Friday, July 30, 2010

We Believe...

I'm not really feeling up to any exceptionally deep posts today - feeling sort of down at the moment - but since it's been a while since my last post, I figure it can't hurt to put something new up. What I've decided to post is simply the Nicene Creed (as revised at the First Council of Constantinople in AD 381):

We believe in one God, the Father Almighty, Maker of heaven and earth, of all that is, visible and invisible.

And [we believe] in one Lord, Jesus Christ, the only-begotten Son of God, eternally begotten of the Father, Light from Light, true God from true God, begotten, not made, of one essence with the Father. Through him all things were made. For us and for our salvation, he came down from heaven, was incarnate of the Holy Spirit and the Virgin Mary, and was made human. For our sake he was crucified under Pontius Pilate. He suffered and was buried, and he rose again on the third day in accordance with the Scriptures, and he ascended into heaven and is seated at the right hand of the Father, and he will come again in glory to judge the living and the dead, and his kingdom will have no end.

And [we believe] in the Holy Spirit, the Lord, the giver of life, who proceeds from the Father, who with the Father and the Son is worshipped and glorified, who has spoken through the prophets.

And [we believe] in one holy, universal, and apostolic church.

We acknowledge one baptism for the forgiveness of sins.

We look for the resurrection of the dead and the life of the age to come. Amen.

This is perhaps the single document that, more than any other outside of the Bible itself, has united Christians ever since. It is truly the ecumenical creed, the declaration that can be voiced equally by Protestant Christians, Roman Catholic Christians, and Eastern Orthodox Christians. (Well, actually, Protestantism and Roman Catholicism have inherited a slightly amended version that Eastern Orthodoxy can't quite accept, and that division is highly unfortunate.)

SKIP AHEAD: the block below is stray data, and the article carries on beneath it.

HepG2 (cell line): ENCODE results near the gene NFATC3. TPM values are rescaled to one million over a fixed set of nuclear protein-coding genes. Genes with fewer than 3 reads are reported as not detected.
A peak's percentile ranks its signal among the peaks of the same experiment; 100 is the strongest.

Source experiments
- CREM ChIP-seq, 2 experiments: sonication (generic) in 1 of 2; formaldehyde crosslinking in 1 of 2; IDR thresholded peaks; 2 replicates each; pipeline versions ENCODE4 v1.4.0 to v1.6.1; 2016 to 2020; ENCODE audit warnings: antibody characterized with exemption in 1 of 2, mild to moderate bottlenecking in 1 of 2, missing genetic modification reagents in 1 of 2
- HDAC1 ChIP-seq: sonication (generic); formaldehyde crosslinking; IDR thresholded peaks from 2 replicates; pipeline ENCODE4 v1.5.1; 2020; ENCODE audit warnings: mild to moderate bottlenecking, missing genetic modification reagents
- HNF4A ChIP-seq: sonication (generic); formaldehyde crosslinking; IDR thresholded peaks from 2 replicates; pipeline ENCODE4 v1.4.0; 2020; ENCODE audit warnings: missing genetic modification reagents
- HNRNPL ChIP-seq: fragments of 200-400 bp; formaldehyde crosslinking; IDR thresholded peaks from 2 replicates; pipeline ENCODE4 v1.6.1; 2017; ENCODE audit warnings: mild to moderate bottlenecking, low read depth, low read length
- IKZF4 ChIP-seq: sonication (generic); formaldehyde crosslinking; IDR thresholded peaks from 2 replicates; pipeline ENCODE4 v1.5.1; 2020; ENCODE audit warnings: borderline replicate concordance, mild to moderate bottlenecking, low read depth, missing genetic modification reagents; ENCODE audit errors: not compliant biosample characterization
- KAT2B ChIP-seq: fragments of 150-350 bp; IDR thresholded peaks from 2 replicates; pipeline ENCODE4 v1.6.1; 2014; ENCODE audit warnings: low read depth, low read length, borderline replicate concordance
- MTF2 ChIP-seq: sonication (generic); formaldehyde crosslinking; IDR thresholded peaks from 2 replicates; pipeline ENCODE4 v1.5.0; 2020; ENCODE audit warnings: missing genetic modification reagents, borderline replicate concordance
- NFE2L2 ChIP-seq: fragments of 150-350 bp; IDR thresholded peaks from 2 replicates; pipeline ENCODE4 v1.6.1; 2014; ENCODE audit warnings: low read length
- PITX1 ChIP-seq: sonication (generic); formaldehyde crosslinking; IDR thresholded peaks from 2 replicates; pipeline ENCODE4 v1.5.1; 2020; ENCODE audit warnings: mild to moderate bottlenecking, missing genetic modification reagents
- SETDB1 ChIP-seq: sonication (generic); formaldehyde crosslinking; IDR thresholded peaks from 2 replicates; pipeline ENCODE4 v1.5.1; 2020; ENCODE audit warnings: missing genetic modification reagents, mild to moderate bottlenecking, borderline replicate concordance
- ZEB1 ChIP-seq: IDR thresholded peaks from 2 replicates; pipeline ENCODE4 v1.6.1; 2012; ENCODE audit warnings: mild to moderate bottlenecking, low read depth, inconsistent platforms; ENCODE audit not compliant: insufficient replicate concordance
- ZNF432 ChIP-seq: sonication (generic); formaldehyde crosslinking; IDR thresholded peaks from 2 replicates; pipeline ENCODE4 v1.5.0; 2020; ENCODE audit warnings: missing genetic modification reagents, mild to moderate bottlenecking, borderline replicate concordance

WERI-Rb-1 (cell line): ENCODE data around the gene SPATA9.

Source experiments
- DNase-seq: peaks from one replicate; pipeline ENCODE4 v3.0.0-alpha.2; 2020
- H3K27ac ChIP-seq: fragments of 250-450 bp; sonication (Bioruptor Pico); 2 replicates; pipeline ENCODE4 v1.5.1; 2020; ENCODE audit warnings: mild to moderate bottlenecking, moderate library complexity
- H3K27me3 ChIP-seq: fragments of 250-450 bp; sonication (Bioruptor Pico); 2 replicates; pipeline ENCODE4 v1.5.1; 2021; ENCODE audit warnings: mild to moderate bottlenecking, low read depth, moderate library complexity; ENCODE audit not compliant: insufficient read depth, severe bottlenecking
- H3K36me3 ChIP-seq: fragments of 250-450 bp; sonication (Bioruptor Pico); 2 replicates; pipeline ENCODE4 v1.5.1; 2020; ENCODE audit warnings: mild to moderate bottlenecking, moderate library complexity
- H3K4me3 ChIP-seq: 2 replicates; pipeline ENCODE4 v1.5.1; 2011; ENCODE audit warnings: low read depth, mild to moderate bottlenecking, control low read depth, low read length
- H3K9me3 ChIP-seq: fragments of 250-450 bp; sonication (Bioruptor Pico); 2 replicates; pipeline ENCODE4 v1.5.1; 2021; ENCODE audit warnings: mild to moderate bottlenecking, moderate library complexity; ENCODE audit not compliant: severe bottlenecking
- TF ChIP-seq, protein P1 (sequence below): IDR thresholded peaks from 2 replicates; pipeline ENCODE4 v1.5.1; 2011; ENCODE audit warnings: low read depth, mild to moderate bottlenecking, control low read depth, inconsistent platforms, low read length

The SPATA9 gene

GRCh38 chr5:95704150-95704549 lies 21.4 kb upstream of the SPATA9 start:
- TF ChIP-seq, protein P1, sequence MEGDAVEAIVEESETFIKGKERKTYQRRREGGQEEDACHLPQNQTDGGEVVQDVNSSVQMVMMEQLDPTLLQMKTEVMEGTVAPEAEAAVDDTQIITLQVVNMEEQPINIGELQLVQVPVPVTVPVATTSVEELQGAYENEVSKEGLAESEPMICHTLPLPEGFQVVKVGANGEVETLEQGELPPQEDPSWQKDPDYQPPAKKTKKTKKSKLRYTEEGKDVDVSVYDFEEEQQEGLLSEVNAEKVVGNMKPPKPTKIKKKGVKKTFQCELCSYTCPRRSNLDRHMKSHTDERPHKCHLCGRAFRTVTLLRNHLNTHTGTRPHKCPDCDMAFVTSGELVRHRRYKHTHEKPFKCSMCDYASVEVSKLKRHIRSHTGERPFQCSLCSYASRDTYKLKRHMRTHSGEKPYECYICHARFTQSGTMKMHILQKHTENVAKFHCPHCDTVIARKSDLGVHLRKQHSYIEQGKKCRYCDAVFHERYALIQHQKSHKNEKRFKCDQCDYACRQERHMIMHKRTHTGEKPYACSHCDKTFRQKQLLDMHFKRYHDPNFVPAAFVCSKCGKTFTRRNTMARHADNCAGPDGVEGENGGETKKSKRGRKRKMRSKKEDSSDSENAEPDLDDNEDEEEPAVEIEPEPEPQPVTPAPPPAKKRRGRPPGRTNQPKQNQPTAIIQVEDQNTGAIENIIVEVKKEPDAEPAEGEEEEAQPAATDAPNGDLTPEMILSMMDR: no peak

This is the creed. Whenever I read its words, I feel a warmth inside that cries out, "Oh holy truth!" This is the faith received by the church for well over 1500 years. One God who created all other things. The Trinity - Father, Son, and Holy Spirit. The eternal relations within the Trinity. The incarnation. The virgin birth. The atonement and crucifixion. The resurrection of Christ. His ascension into heaven. His present position of authority, honor, and glory. His future return. The judgment. The resurrection of the dead. Everlasting life for the believer. The ultimate unity of Christ's people. Baptism, the sign of entrance into Christ's community. All sketched in brief, but all potently present in these words.

To me, it's beautiful. This is the ancient symbol that marked off those who submitted themselves to the apostles' teaching from those who wandered in error or unbelief. It wasn't the first such statement - one can compare it to the briefer 'rules of faith' mentioned by some of the earlier Church Fathers - but this is the one that was inherited, as this, by the entire church. The heart of Christian teaching.

Embrace it. Enter it. Live it.

Sunday, July 18, 2010

Sounding the Depths of God's Love

Yesterday after a Bible study at my alma mater, a few friends of mine and I stayed around for a bit to sing some classic hymns together. One of the ones we selected - a beautiful one indeed - was Charles Wesley's hymn "And Can It Be That I Should Gain?" Now, I don't have any great insights or anything (do I ever?), but I did find much charm in the second verse, which begins with the lines:

'Tis mystery all: th' Immortal dies!
Who can explore his strange design?
In vain the firstborn seraph tries
To sound the depths of love divine.

I really love that verse. First of all, it opens up with a proclamation of one of the central mysteries of the Christian faith. By "mystery", of course, we don't generally mean something contrary to reason, or anything like that. What we mean is a great and very sacred thing that, once hidden from the world and very dimly accessible at best to the comparatively dim light of human reasoning capabilities, is now openly shown to all who will receive it through the revelation of Jesus Christ in the new covenant. (This is likewise the proper sense in which the doctrine of the Trinity should be held to be a "mystery".) What mystery is this, then? "Th' Immortal dies!" Those words bring back to mind so many paradoxes from the discourses of Melito, second-century bishop of Sardis: